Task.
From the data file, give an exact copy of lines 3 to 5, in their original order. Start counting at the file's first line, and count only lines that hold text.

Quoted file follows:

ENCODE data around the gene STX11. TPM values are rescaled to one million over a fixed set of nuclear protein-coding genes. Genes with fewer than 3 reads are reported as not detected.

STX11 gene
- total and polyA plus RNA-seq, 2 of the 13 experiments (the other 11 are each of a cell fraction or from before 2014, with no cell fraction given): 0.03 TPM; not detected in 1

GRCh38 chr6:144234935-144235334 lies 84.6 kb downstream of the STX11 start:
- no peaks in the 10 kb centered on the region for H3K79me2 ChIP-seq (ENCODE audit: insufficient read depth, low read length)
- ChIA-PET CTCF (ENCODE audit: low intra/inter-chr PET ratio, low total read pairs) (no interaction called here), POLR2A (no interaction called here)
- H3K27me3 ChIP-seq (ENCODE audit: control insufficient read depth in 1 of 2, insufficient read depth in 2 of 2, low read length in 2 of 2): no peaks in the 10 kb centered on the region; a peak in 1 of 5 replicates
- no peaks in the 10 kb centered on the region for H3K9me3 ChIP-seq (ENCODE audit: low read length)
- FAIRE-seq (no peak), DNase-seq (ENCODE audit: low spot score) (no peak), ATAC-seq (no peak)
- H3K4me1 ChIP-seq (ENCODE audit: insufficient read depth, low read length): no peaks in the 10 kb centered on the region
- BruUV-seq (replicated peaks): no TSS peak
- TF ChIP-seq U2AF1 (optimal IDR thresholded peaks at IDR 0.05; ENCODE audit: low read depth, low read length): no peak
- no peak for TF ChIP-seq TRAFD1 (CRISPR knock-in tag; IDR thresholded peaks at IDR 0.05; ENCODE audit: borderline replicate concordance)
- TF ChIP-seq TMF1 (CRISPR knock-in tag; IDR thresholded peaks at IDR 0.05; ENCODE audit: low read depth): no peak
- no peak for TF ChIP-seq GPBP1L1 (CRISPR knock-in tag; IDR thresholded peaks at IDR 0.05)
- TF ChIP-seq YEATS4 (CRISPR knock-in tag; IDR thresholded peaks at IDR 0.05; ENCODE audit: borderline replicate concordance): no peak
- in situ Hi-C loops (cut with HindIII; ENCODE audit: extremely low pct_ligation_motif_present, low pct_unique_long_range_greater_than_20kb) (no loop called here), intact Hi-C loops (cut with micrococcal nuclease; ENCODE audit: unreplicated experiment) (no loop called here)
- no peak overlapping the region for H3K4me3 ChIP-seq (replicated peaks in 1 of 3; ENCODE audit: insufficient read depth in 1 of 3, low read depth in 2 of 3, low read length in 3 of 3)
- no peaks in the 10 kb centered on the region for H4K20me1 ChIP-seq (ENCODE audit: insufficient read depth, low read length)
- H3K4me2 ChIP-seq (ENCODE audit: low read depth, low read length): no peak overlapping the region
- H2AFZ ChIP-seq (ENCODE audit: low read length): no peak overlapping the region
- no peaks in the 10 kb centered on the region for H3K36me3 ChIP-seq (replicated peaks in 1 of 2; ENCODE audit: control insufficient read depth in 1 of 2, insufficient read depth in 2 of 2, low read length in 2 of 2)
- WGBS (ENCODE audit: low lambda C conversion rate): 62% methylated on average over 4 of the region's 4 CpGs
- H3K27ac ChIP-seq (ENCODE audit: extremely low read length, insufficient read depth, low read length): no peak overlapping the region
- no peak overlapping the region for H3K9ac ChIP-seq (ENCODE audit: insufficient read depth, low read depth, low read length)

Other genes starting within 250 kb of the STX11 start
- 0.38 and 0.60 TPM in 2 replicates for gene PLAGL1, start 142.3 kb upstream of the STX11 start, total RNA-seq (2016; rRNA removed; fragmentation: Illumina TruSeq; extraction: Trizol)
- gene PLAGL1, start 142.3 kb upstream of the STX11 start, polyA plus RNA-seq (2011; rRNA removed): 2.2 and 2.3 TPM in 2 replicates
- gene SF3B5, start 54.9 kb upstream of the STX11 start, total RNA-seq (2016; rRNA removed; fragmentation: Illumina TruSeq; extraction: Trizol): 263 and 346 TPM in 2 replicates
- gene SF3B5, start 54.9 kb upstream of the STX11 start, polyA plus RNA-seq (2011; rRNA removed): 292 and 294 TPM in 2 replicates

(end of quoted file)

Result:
- total and polyA plus RNA-seq, 2 of the 13 experiments (the other 11 are each of a cell fraction or from before 2014, with no cell fraction given): 0.03 TPM; not detected in 1

GRCh38 chr6:144234935-144235334 lies 84.6 kb downstream of the STX11 start:
- no peaks in the 10 kb centered on the region for H3K79me2 ChIP-seq (ENCODE audit: insufficient read depth, low read length)